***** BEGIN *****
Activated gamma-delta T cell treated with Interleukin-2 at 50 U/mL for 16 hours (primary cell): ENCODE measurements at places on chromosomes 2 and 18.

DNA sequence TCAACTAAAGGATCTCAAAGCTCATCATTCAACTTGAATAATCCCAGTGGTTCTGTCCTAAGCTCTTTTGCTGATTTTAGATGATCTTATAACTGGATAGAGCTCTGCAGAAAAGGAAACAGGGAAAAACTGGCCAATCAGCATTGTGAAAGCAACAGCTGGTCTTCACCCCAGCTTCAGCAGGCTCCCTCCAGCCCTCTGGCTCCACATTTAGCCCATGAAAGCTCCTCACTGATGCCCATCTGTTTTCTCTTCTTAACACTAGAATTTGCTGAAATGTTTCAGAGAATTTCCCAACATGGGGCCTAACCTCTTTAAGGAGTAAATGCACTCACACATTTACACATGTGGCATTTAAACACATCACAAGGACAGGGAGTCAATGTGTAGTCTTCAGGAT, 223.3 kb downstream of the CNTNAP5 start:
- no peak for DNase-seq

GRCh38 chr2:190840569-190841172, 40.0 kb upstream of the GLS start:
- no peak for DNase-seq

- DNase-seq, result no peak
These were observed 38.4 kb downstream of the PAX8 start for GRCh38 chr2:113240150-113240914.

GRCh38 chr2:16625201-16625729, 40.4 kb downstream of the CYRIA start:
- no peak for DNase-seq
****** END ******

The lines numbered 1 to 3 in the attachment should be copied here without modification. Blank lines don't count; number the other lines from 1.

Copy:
Activated gamma-delta T cell treated with Interleukin-2 at 50 U/mL for 16 hours (primary cell): ENCODE measurements at places on chromosomes 2 and 18.

DNA sequence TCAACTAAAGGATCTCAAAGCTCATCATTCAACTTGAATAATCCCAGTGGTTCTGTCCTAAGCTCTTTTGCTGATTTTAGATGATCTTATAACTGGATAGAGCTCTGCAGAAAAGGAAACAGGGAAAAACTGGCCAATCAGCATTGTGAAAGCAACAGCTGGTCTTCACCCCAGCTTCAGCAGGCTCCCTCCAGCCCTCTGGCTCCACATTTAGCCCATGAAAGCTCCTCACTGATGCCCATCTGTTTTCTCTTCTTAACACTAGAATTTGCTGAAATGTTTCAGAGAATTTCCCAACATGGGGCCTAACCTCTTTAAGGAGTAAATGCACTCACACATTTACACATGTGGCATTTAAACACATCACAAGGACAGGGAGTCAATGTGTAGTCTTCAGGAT, 223.3 kb downstream of the CNTNAP5 start:
- no peak for DNase-seq